Glenn C. Loury was the first African American Professor to earn tenure at Harvard. He also achieved prominence as a public intellectual, first as a conservative and then as a more liberal commentator. Born in 1948, Loury grew up on Chicago, Illinois’ South Side. His father was a lawyer and his mother worked as a secretary, although the two divorced when Loury was young. He characterized his childhood circumstances as lower-middle-class.
As a teenager Loury fathered two children, and worked in a printing plant while attending community college. A scholarship allowed him to graduate from Northwestern University in 1972. During his last two years in college, he abandoned plans to go to law school, and decided to earn a doctorate in economics. He moved to Massachusetts to pursue a PhD at Massachusetts Institute of Technology, finishing a dissertation on the concept of social capital in 1976. Loury returned to Chicago that year to teach at his alma mater. He later moved to University of Michigan.
In 1982, Loury accepted a tenured position in the economics department at Harvard, becoming the first African American to serve as a tenured Harvard professor. He moved shortly after that to Harvard’s Kennedy School of Government. During the early 1980s Loury became increasingly conservative as his writing addressed political questions. He contended that the civil rights movement had ended, and that African Americans needed to look within black society for the origins of black problems. Loury also opposed affirmative action.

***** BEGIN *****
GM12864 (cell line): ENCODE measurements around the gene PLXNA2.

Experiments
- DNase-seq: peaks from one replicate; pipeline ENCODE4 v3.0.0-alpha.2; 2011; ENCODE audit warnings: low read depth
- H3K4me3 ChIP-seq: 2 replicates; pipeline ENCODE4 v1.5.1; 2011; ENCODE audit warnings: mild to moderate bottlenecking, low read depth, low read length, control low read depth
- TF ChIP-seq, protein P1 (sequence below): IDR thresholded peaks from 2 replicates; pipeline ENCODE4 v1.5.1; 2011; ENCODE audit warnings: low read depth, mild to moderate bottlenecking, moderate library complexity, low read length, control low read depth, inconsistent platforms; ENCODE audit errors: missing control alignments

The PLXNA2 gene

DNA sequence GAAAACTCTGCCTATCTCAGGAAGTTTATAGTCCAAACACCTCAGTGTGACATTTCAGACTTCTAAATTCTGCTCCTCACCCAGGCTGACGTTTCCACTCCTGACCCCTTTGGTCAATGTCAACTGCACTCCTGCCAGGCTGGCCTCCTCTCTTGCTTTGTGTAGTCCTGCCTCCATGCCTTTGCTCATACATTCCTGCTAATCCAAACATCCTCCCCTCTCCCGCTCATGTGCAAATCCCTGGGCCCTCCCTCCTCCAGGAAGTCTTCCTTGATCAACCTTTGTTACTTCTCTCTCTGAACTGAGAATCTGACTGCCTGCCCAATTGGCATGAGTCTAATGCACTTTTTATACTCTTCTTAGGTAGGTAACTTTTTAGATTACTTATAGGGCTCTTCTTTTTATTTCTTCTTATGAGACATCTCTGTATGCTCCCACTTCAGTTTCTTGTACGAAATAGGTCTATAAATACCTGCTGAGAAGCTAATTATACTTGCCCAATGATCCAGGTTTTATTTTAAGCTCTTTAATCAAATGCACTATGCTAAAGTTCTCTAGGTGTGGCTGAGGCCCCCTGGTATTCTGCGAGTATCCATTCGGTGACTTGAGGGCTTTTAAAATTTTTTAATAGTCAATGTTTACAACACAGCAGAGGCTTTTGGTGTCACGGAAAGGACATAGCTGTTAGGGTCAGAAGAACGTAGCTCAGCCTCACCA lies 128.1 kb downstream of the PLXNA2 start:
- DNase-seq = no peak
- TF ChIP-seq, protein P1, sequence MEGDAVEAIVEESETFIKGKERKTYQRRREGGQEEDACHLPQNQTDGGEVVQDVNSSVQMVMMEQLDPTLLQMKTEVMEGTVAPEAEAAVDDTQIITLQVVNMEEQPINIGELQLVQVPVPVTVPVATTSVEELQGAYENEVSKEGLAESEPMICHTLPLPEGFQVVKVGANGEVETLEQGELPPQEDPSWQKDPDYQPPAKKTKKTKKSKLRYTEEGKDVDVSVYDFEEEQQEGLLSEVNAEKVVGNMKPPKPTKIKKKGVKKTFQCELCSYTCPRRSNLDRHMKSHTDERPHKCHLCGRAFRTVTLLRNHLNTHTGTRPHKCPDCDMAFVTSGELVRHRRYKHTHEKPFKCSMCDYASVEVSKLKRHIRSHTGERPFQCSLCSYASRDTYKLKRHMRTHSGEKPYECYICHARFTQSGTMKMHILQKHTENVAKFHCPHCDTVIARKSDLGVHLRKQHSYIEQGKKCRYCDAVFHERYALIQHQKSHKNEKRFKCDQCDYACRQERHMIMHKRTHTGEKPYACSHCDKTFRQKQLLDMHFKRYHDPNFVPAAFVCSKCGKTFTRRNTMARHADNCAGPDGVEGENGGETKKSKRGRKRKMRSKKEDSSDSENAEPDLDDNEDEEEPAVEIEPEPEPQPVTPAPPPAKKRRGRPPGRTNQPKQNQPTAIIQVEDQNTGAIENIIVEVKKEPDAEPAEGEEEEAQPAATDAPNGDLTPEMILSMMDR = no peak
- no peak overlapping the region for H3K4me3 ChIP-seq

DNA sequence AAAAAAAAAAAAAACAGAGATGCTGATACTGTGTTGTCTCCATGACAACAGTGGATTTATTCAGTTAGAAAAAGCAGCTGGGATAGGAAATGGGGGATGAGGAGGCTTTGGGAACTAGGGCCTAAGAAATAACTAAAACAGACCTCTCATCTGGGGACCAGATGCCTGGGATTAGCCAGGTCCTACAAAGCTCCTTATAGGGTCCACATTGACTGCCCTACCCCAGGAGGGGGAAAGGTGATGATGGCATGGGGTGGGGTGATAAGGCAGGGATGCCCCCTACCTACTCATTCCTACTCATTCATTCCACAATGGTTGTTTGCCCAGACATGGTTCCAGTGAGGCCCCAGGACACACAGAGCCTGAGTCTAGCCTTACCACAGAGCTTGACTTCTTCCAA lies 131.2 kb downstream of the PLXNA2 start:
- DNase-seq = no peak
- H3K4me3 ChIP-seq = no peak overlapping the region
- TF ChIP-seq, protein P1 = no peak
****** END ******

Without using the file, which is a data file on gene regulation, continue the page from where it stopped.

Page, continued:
His stance alienated him from most other black intellectuals at the same time that it won him conservative allies. His opinions featured in conservative publications such as Commentary, The Washington Times, and The Wall Street Journal. Loury’s prominence as a conservative also landed him an invitation to a state dinner at the Reagan White House and, in 1987, nomination as Under Secretary of Education. Charges that he assaulted his mistress led Loury to withdraw his nomination in June of that year. Six months later, Boston police arrested Loury for possession of cocaine and marijuana. He spent months in a hospital and a halfway house.
After his release, Loury left Harvard for Boston University. He also began to change his political stances, growing more critical of conservative intellectuals. In 1995 Loury resigned from the American Enterprise Institute after the group supported a book he considered to be too conservative. He changed his views on affirmative action and published a collection of essays in 1996 and The Anatomy of Racial Inequality in 2002, arguing that informal racial stigma shapes African American opportunity and influences perceptions of policy questions.
Loury directs the Institute on Race and Social Division at Boston University, where he is also a professor. He has won a number of awards including the American Book Award. He is married and has five children.